Something like this: Radioshack Tip Cleaner & Tinner has been absolutely invaluable to me!

I also never use flux, but I do typically use a solder with a rosin core. It all depends on what you're working on, but it seems like you may be running your iron too hot, or completely un-tinned. Which is just going to burn out tips pretty quickly. Look up some rough temperature guidelines and recommended tip sizes/types for what you're working on.

I work on small electronics. So guitar pots and jacks, audio connectors, PCB boards (not the teeny tiny surface mounted ones), making audio cables, swapping dead components on a PCB, etc.

So I use This soldering station that I actually just got recently. It was only $50 and I'm REALLY impressed with its performance and build quality. Couldn't recommend it more for a rig on a tight budget. I typically run it anywhere from 350c to 450c (if I'm working pretty fast).

I use This Hakko tip which I found to be the perfect one-size-fits-all solution for what I usually need.

u/jboyum · 2 pointsr/audiophile

Yeah, there are all kinds of good ones. Weller and Hakko are the big names, but I've also used some units made by a group called auyue? that I liked. The ones with the digital readouts are worth a few extra dollars if you ask me.

I use a hakko fx-888 and I love it. Mine even came with a bunch of extra tips, I prefer the smaller chisel tip like this. I feel like I can get joints hotter faster and I get better solder joints with a flat tip vs a conical one. Again, personal preference. I didn't mind using the Auyue 937 and that is like 40$ cheaper than mine. Just see what you can find on sale, but a good station like that is easily worth a couple crappy handheld soldiering irons from radioshack.

u/spongebue · 1 pointr/VintageRadios

Sure thing. Like with most hobbies, it's when you first get into things that is the most expensive. Thankfully, it's not that bad to get started.

First off, you'll need some solder. That's a meltable metal used to join two things together. This roll will last you for several projects:

Next, you'll need a soldering iron. I've been pretty happy with this one: but people swear by Weller. I'm not sure I'd get that 40 watt one that's a similar price on Amazon though, I tend to keep mine at a fairly high power and it works nicely that way.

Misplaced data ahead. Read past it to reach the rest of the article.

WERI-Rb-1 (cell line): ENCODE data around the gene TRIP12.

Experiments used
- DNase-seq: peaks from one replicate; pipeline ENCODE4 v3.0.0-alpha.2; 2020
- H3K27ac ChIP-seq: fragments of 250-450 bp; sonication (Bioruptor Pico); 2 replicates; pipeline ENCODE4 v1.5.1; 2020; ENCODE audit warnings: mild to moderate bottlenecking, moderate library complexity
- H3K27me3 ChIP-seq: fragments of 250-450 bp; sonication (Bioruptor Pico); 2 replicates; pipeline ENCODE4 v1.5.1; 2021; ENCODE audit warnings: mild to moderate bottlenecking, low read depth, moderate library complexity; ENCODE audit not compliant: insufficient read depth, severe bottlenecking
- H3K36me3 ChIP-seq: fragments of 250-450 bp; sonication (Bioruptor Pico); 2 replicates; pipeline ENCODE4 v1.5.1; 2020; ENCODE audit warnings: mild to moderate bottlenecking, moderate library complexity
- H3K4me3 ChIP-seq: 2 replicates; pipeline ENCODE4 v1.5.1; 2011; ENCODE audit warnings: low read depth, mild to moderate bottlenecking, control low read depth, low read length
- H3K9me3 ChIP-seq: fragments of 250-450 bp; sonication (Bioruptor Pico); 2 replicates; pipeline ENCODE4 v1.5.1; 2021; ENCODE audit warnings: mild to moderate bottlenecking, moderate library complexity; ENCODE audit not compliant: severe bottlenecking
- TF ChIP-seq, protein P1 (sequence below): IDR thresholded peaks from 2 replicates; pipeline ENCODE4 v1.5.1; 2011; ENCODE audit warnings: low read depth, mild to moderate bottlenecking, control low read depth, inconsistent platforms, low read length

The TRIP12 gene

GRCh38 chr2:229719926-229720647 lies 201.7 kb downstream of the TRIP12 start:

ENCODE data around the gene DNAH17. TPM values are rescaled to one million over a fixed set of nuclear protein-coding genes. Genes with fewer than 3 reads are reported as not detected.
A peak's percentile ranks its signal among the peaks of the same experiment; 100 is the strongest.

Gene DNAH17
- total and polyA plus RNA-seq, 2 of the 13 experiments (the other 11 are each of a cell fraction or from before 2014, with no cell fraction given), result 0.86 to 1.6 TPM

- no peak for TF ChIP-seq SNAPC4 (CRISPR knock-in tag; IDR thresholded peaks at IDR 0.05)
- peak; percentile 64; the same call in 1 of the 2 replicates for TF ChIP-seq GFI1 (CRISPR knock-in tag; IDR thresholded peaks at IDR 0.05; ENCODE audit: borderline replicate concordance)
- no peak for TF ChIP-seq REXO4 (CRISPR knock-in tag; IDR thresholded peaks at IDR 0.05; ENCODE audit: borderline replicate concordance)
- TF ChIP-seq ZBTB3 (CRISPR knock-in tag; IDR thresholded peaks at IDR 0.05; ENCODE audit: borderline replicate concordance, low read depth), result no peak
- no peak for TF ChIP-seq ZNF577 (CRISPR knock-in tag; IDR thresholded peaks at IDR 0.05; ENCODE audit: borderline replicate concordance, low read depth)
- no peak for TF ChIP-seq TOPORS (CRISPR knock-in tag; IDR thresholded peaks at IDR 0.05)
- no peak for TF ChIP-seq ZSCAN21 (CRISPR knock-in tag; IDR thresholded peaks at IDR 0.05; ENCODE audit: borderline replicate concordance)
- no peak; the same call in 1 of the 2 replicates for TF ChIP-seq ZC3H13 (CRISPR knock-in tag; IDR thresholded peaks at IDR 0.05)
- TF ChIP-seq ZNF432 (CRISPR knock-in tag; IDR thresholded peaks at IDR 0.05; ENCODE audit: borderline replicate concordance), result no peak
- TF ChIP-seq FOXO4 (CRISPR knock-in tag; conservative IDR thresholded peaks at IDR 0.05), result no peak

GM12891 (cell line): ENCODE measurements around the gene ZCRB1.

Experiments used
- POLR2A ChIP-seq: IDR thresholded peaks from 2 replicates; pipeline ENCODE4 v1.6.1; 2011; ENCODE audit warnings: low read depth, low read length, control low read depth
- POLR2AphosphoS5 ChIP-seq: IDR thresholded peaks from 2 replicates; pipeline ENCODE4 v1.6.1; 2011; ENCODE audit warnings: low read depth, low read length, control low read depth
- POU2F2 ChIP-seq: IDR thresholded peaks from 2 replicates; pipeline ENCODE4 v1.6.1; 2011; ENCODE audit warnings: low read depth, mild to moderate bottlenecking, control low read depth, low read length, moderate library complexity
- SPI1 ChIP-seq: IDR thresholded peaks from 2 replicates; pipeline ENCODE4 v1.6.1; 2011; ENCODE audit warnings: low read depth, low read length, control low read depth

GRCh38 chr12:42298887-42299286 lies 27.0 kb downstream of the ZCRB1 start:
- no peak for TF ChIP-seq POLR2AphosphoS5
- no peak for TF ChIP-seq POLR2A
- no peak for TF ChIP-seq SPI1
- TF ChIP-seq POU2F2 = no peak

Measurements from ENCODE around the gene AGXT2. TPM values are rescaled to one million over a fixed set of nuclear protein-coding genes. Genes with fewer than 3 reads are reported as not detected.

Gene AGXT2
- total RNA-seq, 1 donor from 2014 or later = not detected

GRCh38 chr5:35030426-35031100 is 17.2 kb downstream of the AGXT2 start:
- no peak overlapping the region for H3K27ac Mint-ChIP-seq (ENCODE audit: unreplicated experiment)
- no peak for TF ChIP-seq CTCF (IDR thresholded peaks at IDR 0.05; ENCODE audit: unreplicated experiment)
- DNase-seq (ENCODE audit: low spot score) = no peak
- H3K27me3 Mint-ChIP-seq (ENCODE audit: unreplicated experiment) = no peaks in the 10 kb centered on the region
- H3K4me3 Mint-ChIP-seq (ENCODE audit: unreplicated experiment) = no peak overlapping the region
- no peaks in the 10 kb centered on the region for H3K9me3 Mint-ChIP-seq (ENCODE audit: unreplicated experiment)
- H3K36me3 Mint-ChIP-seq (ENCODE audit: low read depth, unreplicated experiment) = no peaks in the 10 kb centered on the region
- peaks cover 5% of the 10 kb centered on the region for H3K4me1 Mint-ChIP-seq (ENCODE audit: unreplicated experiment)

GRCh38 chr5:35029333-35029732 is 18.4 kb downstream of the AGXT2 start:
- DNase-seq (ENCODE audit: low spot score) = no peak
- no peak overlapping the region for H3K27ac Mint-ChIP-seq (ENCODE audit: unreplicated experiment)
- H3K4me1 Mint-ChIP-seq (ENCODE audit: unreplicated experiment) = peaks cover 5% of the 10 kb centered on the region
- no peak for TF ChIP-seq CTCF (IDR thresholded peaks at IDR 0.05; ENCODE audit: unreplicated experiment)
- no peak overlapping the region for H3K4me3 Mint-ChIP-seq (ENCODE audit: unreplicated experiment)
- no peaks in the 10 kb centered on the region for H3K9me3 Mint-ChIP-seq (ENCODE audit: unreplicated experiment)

(I'm assuming you have a Harbor Freight near you for the other stuff. They're pretty common) Then you'll want a multimeter. This is your cheapest option, and if you check your junk mail you might have a coupon for a free one: but it's lacking in audible continuity (translation: if you want to check that two points are electrically connected, it beeps if they are). This might be worth the extra money: Or if you really have some money burning a hole in your pocket, get one of these: - that has some extra features that really come in handy, but aren't totally necessary either.

That covers the most expensive tools, but there are still a few odds and ends you'll want.

u/papyrusinthewild · 5 pointsr/MechanicalKeyboards

"Build log" (mostly pictures) is in the imgur album.

This started off as a stock WASD V2 with Cherry MX Clear switches. I bought a 55g uniform RealForce not long after, and that has been my daily driver pretty much ever since. I actually thought I might just sell the WASD for whatever I could get for it.

I decided instead to go for the ergo clear mod, which sounds absolutely fantastic on the videos I've seen here, here, and others on YouTube. I also decided that while I had the case all apart I would add dampening foam to it and paint it to go with the SA carbon I just received.

Paint and clear coat for the case were from the local hardware store. I found the dampening foam on Amazon. I also picked up a Hakko tip cleaner and Engineer solder sucker from Amazon. The 62g gold springs and lubes are from Mehkee. They were out of their kits, but the lubes that are in the kit are all sold separately on their site, so no problemo.

The whole thing took about a week, give or take, and it was very tedious, to say the least. But the outcome has been simply spectacular. The ergo clears are so buttery smooth, and they sound awesome with SA doubleshot caps. I think the case color came out great. The WASD is now feeling a whole lot more premium!